You’re listening to Fiat Vox, a podcast that brings you news and stories from UC Berkeley by the Office of Communications and Public Affairs. I’m your host, Anne Brice.
Inside of Joshua Ahazie’s mind live hundreds of songs.
[Music: Ahazie plays piano]
Since he was a kid, he would hear a melody and then he would hear all the parts — the vocals, how to play it on the piano. How it all went together.
AHAZIE: I really thought I was going crazy.
He grew up in Nigeria. Every morning, he and his family would sing prayers and he would compose songs in his mind.
AHAZIE: Initially, I was really scared. I felt like I couldn’t control what my brain was doing and I was just like, “What exactly is going on?” I was just a 6, 7-year-old kid.
But he soon realized it was a gift.
His dad put him in music classes, but instead of reading the music like the other students, Joshua would sit and listen to everyone perform. Then he would copy them, no matter how complex the songs were. He even did it with Beethoven’s “Für Elise.”
[Music: Ahazie plays “Für Elise” by Beethoven on the piano]
He plays more than a dozen instruments — piano, guitar, saxophone, bass guitar, drums… the list goes on, but his favorites are piano and sax, for now.
AHAZIE: It’s always changing.
As an undergraduate student at UC Berkeley’s Haas School of Business, Joshua joined UC Jazz and practices with a group of musicians, often playing music he’s written — but not written down.
Here they are playing a song he wrote called “Amebo,” which means someone who is restless in Yoruba, a Nigerian dialect.
[Music: Ahazie and musicians perform “Amebo” written by Ahazie]
AHAZIE: And people are like, I play with musicians, and they’re like, “Where’s the sheet music?” I’m like, “No. This is the basic structure and interpret it the way you want to interpret it.” And it’s very beautiful because different people have different elements and different dynamics in how they play the instrument. So allowing them to express themselves within that structure always makes for a very beautiful recording.
It’s this ability to see how pieces can fit together to create a whole, he says, that has helped him succeed as a business student. He was named one of this year’s best and brightest business students by Poets and Quants. And he’s graduating from Berkeley Haas on Monday, May 14 at the Hearst Greek Theatre.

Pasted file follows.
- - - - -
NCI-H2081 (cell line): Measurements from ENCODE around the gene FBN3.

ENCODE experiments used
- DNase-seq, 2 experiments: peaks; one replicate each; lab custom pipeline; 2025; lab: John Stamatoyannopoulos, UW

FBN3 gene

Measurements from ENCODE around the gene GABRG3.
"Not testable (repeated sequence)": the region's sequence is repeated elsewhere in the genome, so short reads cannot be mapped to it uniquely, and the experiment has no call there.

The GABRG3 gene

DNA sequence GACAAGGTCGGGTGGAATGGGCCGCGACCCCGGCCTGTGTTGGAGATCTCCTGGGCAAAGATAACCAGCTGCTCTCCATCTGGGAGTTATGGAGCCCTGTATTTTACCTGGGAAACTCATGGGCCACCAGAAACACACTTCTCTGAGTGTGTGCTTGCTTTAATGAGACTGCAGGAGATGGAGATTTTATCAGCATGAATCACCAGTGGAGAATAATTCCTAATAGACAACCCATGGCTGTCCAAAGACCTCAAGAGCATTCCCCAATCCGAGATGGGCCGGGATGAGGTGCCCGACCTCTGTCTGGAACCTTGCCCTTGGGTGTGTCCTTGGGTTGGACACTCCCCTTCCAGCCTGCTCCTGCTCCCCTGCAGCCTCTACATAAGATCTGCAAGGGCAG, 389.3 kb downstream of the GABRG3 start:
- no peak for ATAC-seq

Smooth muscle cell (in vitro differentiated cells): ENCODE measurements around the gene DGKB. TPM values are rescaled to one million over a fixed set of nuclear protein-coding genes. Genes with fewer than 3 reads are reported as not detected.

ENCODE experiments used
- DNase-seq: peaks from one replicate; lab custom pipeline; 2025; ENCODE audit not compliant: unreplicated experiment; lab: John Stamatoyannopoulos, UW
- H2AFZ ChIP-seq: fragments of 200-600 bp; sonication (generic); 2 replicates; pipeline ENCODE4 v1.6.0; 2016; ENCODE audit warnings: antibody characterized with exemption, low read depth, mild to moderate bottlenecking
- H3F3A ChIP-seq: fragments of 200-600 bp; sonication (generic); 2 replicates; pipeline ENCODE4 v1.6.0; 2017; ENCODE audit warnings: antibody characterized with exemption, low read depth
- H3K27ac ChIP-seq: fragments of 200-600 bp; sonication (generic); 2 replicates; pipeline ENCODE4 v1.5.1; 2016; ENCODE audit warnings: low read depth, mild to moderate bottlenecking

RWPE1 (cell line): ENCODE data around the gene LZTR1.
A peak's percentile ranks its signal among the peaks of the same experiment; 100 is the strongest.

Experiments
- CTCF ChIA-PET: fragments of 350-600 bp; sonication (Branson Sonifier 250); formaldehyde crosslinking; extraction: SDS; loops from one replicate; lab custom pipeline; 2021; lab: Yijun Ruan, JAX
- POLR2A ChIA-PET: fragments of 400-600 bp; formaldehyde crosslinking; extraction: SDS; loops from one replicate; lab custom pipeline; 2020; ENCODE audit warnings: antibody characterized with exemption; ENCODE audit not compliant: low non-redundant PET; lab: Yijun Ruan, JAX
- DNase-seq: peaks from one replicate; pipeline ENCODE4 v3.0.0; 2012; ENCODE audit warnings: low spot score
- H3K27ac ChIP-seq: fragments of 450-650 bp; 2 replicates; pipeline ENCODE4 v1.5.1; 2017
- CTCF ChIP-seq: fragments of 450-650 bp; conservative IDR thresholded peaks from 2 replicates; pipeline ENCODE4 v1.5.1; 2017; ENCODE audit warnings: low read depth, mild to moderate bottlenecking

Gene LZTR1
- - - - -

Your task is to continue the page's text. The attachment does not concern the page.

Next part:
And this gift that he has of composing music has also helped him launch his new social enterprise, Atide.
Here’s the theme song of his company, called “Awade” by Orlando Julius:
[Music: “Awade” by Orlando Julius]
Atide means “We are here” in Yoruba, a Nigerian dialect. Joshua says it sums up what his company is all about.
AHAZIE: Nigeria is a place that has amazing people, amazing ideas, amazing culture. And I want people to be able to see that. And they can only see that through its people.”
Atide uses the skills and ideas of Nigerian entrepreneurs to raise money for social good. For this year’s pilot project, the company aims to raise enough money to enhance the education of 1,000 school kids by the end of 2019.
They’ve already partnered with some entrepreneurs, who will create things to sell, from photos to dresses, on the Atide website. With each sale, a percentage will go to helping kids in schools in Lagos, Nigeria, paying for supplies, classroom and playground improvements and safety programs. The rest of the money will go to the entrepreneurs and to the company.
AHAZIE: This way of giving back is more sustainable because you’re using ideas that exist within in the country — ideas in business and tech and art and fashion — and using it as a way to allow people around the world to give and also take back from the culture that exists in Nigeria. It’s a very beautiful and strong culture.
[Music: Ahazie and musicians play “Water No Get Enemy” by Fela Kuti]
At Haas, Joshua says he has been encouraged to look beyond himself and use his strengths to better other people’s lives.
Joshua came to Haas as a transfer student from Berkeley City College in 2016, so he knows how tough it can be for transfer students applying to Berkeley.
So, as the vice president of student affairs at Haas, he started a program for prospective transfer students called Envision Haas.
AHAZIE: We’re allowing these people who have looked at Haas as some faraway, impossible school to relate to the application process.
The program includes a campus tour, an info session with the admissions office and a Q&A with a student panel. Since it launched last October, more than 400 people have registered for the program.
[Music: Ahazie and musicians play “Amebo”]
What’s next for Joshua?
AHAZIE: I need a break. I’ve been going hard for too long, so I definitely want to take some time off to relax.
He just moved into an apartment in Berkeley with his older brother, who graduated from UC Berkeley in 2014. His two younger sisters will be attending Berkeley City College in the fall, so pretty soon they’ll all be living in Berkeley.
His parents still live in Nigeria and eventually, Joshua wants to move back.
But for now, he’s going to stay in the Bay Area, working to build up Atide and as always, play music whenever he can.
For Berkeley News, I’m Anne Brice.
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